Taiwan’s Dollar Advances as Yen Rise Eases Export Impact ConcernJustina Lee
Taiwan’s dollar advanced to a one-week high as a rebound in export rival Japan’s currency tempered concern the island’s exports will decline.
The yen gained as Bank of Japan Governor Haruhiko Kuroda said the monetary authority is committed to achieving a 2 percent inflation target. Taiwan’s dollar has lost 1.5 percent this month amid a 4.7 percent slide in Japan’s currency. The Bloomberg Dollar Spot Index slipped 0.2 percent yesterday after U.S. consumer confidence unexpectedly fell to a five-month low in November even as economic growth beat estimates.
“As the yen didn’t continue weakening and the U.S. dollar couldn’t break upward, Taiwan’s dollar rose,” said Cary Ku, an economist at Jih Sun Securities Co. in Taipei. The currency may resume weakening for the rest of the year as the yen declines, China eases policy and the greenback stays strong, Ku added.
Taiwan’s dollar rose 0.1 percent to NT$30.952 against the greenback, Taipei Forex Inc. prices show. It advanced to NT$30.835, the strongest level since Nov. 19. The currency fell 0.2 percent in the last 25 minutes of trading. The central bank has sold the local dollar in the run-up to the close on most days since March 2012, according to traders who asked not to be identified. One-month non-deliverable forwards were little changed at NT$30.921, according to data compiled by Bloomberg.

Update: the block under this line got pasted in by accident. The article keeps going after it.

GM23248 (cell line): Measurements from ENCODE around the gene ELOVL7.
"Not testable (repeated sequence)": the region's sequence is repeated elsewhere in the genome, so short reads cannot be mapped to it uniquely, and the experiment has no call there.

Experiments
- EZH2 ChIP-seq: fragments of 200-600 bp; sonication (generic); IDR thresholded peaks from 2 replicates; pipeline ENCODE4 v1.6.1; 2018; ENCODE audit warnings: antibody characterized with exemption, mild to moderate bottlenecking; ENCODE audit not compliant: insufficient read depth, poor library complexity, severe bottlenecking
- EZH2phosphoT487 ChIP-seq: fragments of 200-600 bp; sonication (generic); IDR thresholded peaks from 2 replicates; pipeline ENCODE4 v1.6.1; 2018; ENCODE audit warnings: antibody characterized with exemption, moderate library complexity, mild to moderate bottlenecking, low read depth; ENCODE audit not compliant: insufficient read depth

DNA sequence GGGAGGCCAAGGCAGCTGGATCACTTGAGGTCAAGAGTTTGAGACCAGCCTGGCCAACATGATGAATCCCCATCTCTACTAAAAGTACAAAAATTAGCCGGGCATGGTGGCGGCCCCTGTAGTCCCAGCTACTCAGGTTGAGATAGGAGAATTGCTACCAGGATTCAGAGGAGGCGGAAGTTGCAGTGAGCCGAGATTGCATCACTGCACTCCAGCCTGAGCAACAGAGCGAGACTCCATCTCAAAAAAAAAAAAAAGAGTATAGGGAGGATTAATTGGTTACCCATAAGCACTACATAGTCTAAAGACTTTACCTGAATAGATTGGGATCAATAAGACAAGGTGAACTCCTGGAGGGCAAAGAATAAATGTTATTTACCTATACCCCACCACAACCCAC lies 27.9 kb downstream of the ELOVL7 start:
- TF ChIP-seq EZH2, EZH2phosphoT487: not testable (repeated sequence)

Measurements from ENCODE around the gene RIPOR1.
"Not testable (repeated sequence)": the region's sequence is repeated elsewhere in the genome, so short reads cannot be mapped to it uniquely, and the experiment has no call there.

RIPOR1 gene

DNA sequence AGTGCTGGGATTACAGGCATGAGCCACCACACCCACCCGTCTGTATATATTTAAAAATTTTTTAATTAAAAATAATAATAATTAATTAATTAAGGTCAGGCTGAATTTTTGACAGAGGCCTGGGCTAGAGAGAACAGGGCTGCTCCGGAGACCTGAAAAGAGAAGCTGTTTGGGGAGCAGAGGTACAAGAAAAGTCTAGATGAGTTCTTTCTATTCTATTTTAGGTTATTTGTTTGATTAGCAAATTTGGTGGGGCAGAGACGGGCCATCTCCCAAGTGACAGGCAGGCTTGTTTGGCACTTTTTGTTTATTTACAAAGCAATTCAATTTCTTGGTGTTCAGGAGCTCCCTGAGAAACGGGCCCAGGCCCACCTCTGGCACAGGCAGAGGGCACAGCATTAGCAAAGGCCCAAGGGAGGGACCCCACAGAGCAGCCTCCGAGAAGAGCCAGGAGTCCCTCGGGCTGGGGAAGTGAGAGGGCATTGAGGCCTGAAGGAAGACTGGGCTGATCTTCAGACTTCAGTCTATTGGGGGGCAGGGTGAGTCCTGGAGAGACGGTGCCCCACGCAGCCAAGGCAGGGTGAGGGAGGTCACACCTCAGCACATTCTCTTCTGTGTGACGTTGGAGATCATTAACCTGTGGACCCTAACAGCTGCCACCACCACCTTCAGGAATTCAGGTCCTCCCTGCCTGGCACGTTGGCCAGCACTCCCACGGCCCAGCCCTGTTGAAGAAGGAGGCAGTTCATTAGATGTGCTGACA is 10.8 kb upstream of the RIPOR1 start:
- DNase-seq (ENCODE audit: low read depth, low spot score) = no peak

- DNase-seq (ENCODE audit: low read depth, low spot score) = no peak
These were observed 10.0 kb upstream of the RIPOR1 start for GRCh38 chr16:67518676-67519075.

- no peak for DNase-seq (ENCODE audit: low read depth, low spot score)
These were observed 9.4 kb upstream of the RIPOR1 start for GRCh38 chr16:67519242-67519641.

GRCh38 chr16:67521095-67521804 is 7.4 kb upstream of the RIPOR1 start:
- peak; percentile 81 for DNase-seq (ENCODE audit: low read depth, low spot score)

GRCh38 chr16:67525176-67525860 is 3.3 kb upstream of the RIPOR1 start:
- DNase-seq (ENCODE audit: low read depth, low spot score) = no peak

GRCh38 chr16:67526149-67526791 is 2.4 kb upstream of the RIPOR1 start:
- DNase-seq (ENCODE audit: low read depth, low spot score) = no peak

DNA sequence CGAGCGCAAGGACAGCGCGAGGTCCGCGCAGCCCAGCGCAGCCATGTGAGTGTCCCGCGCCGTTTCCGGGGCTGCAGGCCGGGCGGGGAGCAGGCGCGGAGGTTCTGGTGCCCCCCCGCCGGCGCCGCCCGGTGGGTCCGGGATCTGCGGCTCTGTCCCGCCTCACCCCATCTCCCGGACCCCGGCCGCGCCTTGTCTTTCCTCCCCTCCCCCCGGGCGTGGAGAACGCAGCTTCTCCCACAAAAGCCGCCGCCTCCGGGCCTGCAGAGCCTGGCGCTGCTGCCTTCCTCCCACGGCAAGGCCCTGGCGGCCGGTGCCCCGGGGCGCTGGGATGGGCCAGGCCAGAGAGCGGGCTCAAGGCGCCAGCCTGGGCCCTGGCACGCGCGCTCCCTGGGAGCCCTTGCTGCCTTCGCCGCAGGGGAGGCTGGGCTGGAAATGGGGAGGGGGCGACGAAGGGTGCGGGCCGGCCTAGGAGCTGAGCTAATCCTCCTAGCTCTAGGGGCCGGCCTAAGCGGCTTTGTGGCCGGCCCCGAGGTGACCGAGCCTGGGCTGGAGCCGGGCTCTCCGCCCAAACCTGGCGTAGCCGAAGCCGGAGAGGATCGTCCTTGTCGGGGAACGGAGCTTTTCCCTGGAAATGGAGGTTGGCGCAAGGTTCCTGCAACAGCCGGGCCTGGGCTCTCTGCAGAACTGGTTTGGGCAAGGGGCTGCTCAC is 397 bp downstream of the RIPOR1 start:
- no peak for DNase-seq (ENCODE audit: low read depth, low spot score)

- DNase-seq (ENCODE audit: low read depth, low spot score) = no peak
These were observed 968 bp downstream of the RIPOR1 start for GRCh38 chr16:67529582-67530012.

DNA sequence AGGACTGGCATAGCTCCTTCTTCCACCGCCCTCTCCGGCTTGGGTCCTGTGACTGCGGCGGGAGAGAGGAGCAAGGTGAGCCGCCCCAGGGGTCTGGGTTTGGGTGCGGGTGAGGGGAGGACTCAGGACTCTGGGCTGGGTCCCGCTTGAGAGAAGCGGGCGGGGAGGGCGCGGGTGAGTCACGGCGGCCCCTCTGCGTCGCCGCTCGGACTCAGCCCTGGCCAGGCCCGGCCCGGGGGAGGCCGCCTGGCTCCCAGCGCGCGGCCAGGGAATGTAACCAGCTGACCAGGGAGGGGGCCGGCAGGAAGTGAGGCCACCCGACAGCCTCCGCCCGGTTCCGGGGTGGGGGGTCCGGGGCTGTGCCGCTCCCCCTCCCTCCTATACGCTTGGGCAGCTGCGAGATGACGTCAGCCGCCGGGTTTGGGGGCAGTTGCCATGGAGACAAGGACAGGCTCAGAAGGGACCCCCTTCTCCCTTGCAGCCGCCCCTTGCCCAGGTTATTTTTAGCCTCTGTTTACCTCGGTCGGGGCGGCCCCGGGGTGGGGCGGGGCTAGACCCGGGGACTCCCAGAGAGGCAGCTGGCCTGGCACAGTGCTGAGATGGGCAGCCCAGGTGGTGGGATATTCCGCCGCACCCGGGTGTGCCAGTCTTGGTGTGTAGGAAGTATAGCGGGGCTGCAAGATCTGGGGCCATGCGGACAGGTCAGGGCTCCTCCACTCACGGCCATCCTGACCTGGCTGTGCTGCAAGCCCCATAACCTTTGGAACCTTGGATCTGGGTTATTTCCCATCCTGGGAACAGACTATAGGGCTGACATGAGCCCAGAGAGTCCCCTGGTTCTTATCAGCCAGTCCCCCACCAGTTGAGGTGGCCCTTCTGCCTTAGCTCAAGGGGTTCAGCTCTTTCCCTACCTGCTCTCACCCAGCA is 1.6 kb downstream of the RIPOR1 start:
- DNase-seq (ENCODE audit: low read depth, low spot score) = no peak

The yuan has slipped 0.2 percent this week after China, Taiwan’s largest export market, unexpectedly cut lending and deposit rates on Nov. 21. Data yesterday showed the Conference Board’s U.S. consumer confidence index fell to 88.7 this month while gross domestic product increased 3.9 percent in the third quarter, exceeding the 3.3 percent median estimate in a Bloomberg survey of analysts.
Taiwan’s government bonds gained, with the yield on notes due September 2024 dropping four basis points, or 0.04 percentage point, to 1.582 percent in when-issued trading, GreTai Securities Market prices show. That’s the lowest level for a 10-year benchmark security since Aug. 18.
U.S. Treasury yields falling below 2.3 percent and China’s rate cut contributed to Taiwan’s bullish bond market today, said Daniel Wu, a fixed-income trader at EnTie Commercial Bank.